O! Here comes October and soon it will be time to start ringing in the
Call me a big kid in a candy shop! That’s me!
I’m Scott Savoy welcoming you to our business desk and to our president’s
Today, Donna J. Jodhan returns to a topic that really gives her no pleasure
to write about but one that needs to be refreshed in the minds of our
Please take a few minutes to read and give her your feedback!
Here’s wishing you a pleasant weekend.
The third party syndrome part two
Over the years as an advocate I have seen where entities of all sizes use
the defence of the third party syndrome as I describe it. It is a defence
where whenever an entity is asked to defend its actions, they defer or
deflect the complainant’s complaint to the actions of their third party
In the case of testing centres, this type of defence seems to be growing at
a rapid rate. Last year, I personally became a victim trapped in this web
when I attempted to discuss this issue with a large international
corporation. Their somewhat weak defence was that their third party testing
centre was responsible for making exams accessible to those who were blind
and vision impaired but alas! When I approached said testing centre their
even weaker defence was that they had tested their system through the use of
blind/vision impaired testers and did not need to do anything more.
Upon further pressing, they could not give me a satisfactory explanation of
how their testing was carried out and when I offered to provide my
professional services to help them identify glaring accessibility glitches
and to assist them in fixing them, they wanted me to sign a non disclosure
agreement but were not willing to pay me.
A non disclosure agreement would have been most acceptable and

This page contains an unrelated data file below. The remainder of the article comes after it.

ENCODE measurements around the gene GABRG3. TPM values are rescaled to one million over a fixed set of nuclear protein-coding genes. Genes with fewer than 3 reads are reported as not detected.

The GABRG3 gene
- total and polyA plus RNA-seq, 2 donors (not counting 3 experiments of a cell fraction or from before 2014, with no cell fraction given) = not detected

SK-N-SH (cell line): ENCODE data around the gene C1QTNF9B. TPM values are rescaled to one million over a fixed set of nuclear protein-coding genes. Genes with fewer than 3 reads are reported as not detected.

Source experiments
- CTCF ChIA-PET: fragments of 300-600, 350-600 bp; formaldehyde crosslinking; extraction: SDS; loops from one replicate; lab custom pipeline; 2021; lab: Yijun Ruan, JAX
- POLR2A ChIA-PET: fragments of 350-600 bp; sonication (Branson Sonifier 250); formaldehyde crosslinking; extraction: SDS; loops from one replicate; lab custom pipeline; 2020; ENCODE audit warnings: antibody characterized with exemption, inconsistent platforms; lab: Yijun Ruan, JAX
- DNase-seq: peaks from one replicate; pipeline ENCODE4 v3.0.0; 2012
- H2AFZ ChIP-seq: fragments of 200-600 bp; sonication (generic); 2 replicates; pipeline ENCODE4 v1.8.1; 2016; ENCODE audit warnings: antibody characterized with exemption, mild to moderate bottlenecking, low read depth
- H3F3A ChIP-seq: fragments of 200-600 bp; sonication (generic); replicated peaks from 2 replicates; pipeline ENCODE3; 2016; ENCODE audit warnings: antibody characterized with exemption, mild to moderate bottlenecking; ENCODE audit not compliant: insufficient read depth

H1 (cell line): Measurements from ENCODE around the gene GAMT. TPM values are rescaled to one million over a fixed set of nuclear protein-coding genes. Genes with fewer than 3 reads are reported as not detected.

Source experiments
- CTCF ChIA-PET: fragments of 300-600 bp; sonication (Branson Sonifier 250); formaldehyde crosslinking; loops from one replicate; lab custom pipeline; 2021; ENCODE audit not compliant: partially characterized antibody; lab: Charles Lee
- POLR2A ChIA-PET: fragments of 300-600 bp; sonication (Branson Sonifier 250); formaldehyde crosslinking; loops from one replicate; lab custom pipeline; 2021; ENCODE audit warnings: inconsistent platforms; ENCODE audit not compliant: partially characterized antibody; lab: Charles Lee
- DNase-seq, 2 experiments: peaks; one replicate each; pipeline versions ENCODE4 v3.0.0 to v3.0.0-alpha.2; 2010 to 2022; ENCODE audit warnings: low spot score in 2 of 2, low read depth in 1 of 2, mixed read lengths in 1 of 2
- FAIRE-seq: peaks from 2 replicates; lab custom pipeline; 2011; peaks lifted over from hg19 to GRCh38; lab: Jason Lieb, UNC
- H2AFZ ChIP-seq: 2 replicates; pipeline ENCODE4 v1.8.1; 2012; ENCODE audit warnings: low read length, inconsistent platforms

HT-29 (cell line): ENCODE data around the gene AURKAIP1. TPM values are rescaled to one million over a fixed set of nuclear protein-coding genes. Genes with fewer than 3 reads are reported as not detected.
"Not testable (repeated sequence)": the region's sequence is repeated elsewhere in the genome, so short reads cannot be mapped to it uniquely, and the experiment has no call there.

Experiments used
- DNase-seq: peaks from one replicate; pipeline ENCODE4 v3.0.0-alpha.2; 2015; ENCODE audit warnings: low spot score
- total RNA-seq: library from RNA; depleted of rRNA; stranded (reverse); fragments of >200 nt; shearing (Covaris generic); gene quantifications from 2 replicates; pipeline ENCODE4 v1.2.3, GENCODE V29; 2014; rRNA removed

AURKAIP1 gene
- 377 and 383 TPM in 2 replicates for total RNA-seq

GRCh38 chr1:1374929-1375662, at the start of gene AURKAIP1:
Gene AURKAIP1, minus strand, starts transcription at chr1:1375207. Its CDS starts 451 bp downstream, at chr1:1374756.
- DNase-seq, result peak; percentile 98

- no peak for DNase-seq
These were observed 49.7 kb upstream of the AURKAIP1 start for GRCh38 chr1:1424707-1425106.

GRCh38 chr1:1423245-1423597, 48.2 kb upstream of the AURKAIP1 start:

understandable but to have asked me to do this and not having been willing
to compensate me for my time was most unacceptable.
Fast forward to today and fairly recently I was made aware that a third
party testing centre out in British Columbia is being identified as one that
is not providing accessible exams to blind/vision impaired persons wishing
to take the language proficiency test in order to become a permanent
resident of Canada.
This testing centre is housed at the University of British Columbia and
administers these tests on behalf of the department of Immigration Canada.
I am not very sure if this department is aware of this glaring glitch and if
it is not then I hope that they are made aware.
What concerns me about this circumstance is that it appears that this
testing centre seems to be totally oblivious of what its obligations need to
be and in light of the accessible Canada Act, it is even more ironic that
this testing centre is representing a Federal Government department.
I can only hope that someone is listening and will take this matter up the
Just my two cents for today.
The Canadian flag
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